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Surg Endosc. 2015 Dec;29(12):3717-21. doi: 10.1007/s00464-015-4142-9. Epub 2015 Mar 18.

Trans-oral anterior fundoplication: 5-year follow-up of pilot study.

Author information

1
Department of Surgery A, Soroka University Medical Center and the Faculty of the Health Sciences, Ben Gurion University, Beer Sheva, Israel. avirsh@gmail.com.
2
Department of Digestive Diseases and Endoscopy, Deenanath Mangeshkar Hospital and Research Center, Pune, India.

Abstract

BACKGROUND:

This is a report of an IRB-approved pilot study of 13 patients who received a trans-oral anterior partial fundoplication for the treatment of GERD using an ultrasound-guided, flexible surgical stapler. All patients had a history of PPI use, objective evidence of GERD, and no significant comorbidity. Under general anesthesia, a flexible stapler was passed trans-orally into the stomach and placed two or three quintuplets of titanium staples approximately 3 cm above the gastroesophageal junction. The stapler contains an ultrasonic range finder, video camera, and illuminator.

METHODS:

Primary follow-up at 6 weeks included pH metrics, GERD-HRQL scores, and PPI use. The protocol allowed annual telephone interviews for the following 5 years to collect GERD-HRQL scores, PPI use, satisfaction with the procedure, and willingness to have the procedure again.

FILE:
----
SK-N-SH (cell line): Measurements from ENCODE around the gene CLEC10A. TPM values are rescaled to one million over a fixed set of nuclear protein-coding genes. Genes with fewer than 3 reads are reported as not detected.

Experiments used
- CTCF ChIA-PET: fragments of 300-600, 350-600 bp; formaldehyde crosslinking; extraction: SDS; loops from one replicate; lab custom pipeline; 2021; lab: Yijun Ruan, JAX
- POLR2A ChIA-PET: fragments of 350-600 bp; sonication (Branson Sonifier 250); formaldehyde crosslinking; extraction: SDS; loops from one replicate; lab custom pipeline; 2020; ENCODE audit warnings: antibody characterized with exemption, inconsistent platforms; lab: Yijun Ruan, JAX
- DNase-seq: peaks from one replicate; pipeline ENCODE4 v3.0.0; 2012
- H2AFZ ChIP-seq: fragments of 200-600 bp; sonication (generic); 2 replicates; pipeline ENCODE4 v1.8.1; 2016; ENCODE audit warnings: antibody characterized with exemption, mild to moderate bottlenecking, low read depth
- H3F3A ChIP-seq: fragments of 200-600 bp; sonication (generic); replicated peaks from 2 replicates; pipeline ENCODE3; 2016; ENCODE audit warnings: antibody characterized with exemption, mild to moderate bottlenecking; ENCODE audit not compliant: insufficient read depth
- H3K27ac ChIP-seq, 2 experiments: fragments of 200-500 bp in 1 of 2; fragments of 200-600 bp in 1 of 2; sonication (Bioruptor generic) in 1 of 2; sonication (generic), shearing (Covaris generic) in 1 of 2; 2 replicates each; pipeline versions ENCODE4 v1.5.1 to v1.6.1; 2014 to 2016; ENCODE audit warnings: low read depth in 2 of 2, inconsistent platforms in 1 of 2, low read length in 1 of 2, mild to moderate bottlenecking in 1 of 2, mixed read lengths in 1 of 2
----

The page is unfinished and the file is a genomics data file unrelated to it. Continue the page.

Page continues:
RESULTS:

At 6 weeks, mean total acid exposure was significantly reduced, and 12/13 patients reduced GERD-HRQL scores by ≥50%. Twelve of 13 patients had stopped daily GERD medications, and nine of 13 had stopped all GERD medications. Each year, 11 of the 13 patients could be reached with all 13 patients having at least 4-year follow-up. Throughout the follow-up period, GERD-HRQL scores were normal (<10) in all but one patient. All patients would agree to do the procedure again. The median satisfaction score is 8 (range 6-10) on a scale of 1-10. None reported dysphagia. At 1 year, 54% of respondents (6/11) had eliminated PPI use, with another 27% (3/11) taking a reduced dose. Combining respondents at 4 and 5 years to account for all patients, 54% (7/13) had eliminated and another 23% (3/13) reduced PPI use ≥50 %.

CONCLUSION:

At 5 years, the procedure remained effective as demonstrated by the improved quality of life and changes in PPI use. The results remained stable after the second year.

KEYWORDS:

Clinical papers/trials/research; G-I < endoscopy; GI < surgery; GORD/GERD (Gastro-oesophageal reflux disease)

PMID:
25783833
PMCID:
PMC4648975
DOI:
10.1007/s00464-015-4142-9
[Indexed for MEDLINE]
Free PMC Article

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